Longer-term investigation will be necessary to determine if the trends identified here are correct
      However:
      Quality-of-governance standards would make it easier for potential participants to determine whether they should engage in a given initiative or not - across sustainable development policy arenas (climate change, natural resource management, responsible investment, etc.)
    • Thank you
      tim.cadman@usq.edu.au
    • how to determine legitimacy?
      INSTITUTION
      GovernanceSystem
      Inputs
      Structure(Participatory)
      Process(Deliberative)
      Interaction
      Outputs
      Outcomes
      (Substantive and behavioural; i.e. policies and/or programmes, which solve problems and change behaviour)
      (Evaluation of governance performanceusing P,C&I framework)
      Legitimacy
      Figure 1: Normative model of contemporary institutional legitimacy (Cadman 2011, adapted)
    • INSTITUTION
      Figure 2Ideal model of institutional governance quality
      (Cadman, 2011)
      GOVERNANCE SYSTEM
      STRUCTURE
      PROCESS
      INTERACTION
      PARTICIPATION
      DELIBERATION
      INPUTS
      INTERESTREPRESENTATION
      ORGANISATIONALRESPONSIBILITY
      DECISION-MAKING
      Demo- cracy
      Agree-ment
      DisputeSettle-ment
      Inclusive-ness
      Equality
      Re-sources
      Account-ability
      Trans-parency
      OUTPUTS(standards, etc.)
      IMPLEMENTATION
      Boxed typeface indicates hierarchical relationship at the PRINCIPLE, CRITERION and Indicator levels.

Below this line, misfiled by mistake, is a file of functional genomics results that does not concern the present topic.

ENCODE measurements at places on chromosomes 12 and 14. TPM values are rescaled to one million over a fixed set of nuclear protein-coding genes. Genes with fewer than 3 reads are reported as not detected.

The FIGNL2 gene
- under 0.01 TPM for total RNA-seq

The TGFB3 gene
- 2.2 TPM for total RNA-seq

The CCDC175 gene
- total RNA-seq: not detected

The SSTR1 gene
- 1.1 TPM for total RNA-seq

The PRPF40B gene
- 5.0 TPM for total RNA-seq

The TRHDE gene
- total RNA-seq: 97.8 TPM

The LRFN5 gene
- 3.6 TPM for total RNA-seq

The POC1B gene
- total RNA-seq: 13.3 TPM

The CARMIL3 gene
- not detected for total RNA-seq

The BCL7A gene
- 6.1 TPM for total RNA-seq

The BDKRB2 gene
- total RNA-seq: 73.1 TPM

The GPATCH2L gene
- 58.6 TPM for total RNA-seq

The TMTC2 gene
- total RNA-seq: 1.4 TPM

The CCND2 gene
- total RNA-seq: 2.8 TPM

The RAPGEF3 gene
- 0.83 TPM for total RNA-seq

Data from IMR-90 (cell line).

OUTCOMES
      Behavioural change
      Problem solving
      Durability
      LEGITIMACY
    • AUTHORITY
      (x-axis)
      State
      Institution A
      High
      Aggregative
      Institution B
      Figure 3:Typological framework for the classification of four hypothetical governance institutions
      (Cadman, 2011)
      Medium
      High
      Low
      INNOVATION
      (y-axis)
      New
      Old
      High
      High
      Low
      High
      DEMOCRACY
      Medium
      (z-axis)
      Deliberative
      Institution D
      High
      Institution C
      Non-state
      Institution A
      Authority - state (medium); Democracy - aggregative (medium); Innovation - old (medium)
      KEY
      Institution B
      Authority - state (high); Democracy - deliberative (medium); Innovation - new (high)
      Institution C
      Authority - non-state (medium); Democracy - deliberative (medium); Innovation - new (medium)
      Institution D
      Authority - non-state (high); Democracy - aggregative (low); Innovation - old (high)